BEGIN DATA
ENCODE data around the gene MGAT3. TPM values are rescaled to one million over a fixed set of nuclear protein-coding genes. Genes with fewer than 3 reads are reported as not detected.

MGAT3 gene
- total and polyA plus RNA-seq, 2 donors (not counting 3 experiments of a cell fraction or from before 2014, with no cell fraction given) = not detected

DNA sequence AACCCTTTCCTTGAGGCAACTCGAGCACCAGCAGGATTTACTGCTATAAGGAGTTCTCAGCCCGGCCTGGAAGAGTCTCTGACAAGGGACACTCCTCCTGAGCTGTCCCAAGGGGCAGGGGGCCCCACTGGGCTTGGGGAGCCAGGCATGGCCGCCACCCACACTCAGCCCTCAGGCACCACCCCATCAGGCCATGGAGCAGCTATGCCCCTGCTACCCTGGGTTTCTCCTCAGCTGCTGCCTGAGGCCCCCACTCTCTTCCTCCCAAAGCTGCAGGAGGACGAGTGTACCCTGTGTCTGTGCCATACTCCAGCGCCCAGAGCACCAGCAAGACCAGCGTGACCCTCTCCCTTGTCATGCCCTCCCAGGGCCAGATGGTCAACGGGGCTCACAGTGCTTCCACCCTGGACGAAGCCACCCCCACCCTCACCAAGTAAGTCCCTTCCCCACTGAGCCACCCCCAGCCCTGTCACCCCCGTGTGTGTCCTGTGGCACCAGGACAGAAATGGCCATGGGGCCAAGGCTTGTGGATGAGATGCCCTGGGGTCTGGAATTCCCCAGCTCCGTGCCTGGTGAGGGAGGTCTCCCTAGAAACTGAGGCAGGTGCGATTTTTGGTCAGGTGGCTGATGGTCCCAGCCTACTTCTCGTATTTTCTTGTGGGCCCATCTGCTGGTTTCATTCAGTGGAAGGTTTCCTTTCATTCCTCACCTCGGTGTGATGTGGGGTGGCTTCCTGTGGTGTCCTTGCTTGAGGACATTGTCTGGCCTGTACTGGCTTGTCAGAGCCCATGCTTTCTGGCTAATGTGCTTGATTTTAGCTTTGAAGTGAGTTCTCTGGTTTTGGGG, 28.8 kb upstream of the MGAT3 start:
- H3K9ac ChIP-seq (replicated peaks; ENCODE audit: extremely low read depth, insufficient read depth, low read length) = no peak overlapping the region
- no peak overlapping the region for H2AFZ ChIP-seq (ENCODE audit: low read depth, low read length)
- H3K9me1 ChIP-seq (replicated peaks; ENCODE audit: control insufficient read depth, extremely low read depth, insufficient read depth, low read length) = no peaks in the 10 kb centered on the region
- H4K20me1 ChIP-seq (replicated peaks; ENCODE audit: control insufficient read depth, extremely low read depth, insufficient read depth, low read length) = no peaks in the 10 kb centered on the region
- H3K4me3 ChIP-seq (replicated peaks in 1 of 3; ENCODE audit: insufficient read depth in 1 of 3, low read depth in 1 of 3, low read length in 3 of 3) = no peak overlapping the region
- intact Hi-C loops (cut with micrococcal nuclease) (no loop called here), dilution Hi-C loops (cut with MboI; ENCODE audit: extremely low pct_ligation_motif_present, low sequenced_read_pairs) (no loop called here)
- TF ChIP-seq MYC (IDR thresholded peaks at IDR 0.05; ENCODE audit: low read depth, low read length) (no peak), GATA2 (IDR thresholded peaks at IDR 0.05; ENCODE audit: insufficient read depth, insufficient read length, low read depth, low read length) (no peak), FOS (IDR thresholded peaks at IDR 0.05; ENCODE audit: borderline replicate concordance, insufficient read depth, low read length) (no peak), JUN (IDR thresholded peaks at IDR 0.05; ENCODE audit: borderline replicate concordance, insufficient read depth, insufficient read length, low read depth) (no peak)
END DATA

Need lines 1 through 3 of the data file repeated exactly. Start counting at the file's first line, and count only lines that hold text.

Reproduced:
ENCODE data around the gene MGAT3. TPM values are rescaled to one million over a fixed set of nuclear protein-coding genes. Genes with fewer than 3 reads are reported as not detected.

MGAT3 gene
- total and polyA plus RNA-seq, 2 donors (not counting 3 experiments of a cell fraction or from before 2014, with no cell fraction given) = not detected